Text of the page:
Karla Sayegh Receives Best Student Paper Award for her Thesis Work at OBHC Conference

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Karla Sayegh, PhD Student in Strategy & Organization, received the best student paper award for her thesis work at the 11th International Organizational Behaviour in Health Care (OBHC) Conference held in Montreal from May 13 –16, 2018.  

Her paper, “Wait, the baby could die! Integrating expertise differences in a hospital merger,” was co-authored with Samer Faraj, Professor of Strategy & Organization and Director of the PhD Program in Management at Desautels.

Abstract

When human lives are at stake, implicated experts must perform their occupational work reliably and consistently. In extreme contexts where the work is unpredictable, complex and time-sensitive, and errors can be fatal; performance differences in work practice are deeply consequential and must be resolved. This 24-month longitudinal field study examines how two groups of medical experts in a single occupation integrated differing performances of care work on a single type of critically ill baby following the largest hospital merger in recent Canadian history. Our findings highlight the salient role of occupational newcomers in mobilizing the structural tools of the occupation (i.e. protocols) as resources to spread accountability across various roles, thereby provoking a resolution of differences among seasoned experts. Our contribution revisits the one-sided view of expertise-based socialization that renders occupational newcomers as green blank slates in need of legitimation from seasoned experts. We extend this view by showing how newcomers can play an active part in re-socializing seasoned hands while themselves becoming socialized. We found this reciprocal socializing process to be a critical mechanism by which expert practice performances were integrated following a radical change in extreme organizing. The deployment of formal occupational tools and rules by novices to activate a crucial integrating condition, accountability, also illustrates the interplay between formal mechanisms and informal approaches in the coordination of expertise. Our study also highlights the importance of examining integration processes in a situated, longitudinal manner in order to understand the dynamics of how expertise-based organizations respond to radical, discontinuous changes such as a mergers or organizational restructurings. Thus, we provide a processual understanding of how expert work practices are integrated within a single high-reliability occupation.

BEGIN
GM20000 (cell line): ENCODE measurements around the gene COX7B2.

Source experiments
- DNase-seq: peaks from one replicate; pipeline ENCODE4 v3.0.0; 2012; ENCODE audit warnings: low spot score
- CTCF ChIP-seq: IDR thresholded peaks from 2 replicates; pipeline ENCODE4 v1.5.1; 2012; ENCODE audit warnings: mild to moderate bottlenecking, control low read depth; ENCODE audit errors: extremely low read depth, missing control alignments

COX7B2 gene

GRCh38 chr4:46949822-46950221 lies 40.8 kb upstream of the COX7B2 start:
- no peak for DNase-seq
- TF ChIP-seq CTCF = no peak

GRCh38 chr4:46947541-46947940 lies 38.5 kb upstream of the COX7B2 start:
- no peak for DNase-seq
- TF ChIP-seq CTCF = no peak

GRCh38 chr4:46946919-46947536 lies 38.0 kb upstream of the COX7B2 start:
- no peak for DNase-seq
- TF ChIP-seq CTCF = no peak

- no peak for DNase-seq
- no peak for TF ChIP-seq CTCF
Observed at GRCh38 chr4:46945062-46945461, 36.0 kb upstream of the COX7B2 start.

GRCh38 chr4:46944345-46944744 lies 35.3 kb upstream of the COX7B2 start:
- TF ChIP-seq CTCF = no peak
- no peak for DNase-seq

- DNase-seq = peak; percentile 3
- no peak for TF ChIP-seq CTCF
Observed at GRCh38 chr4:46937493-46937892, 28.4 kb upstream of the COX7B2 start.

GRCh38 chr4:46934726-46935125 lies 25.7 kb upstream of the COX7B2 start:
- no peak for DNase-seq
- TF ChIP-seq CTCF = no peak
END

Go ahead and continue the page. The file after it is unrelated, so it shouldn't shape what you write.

About OBHC 2018

The 2018 OBHC Conference, the primary activity of the Society for Studies in Organizing Heathcare, was jointly hosted by McGill University (Department of Family Medicine, Faculty of Medicine and Desautels Faculty of Management), l’Université de Montréal (École de Santé Publique), and HEC Montréal (Le Pôle santé). The conference took place in the heart of Montreal, at the Centre Mont-Royal.

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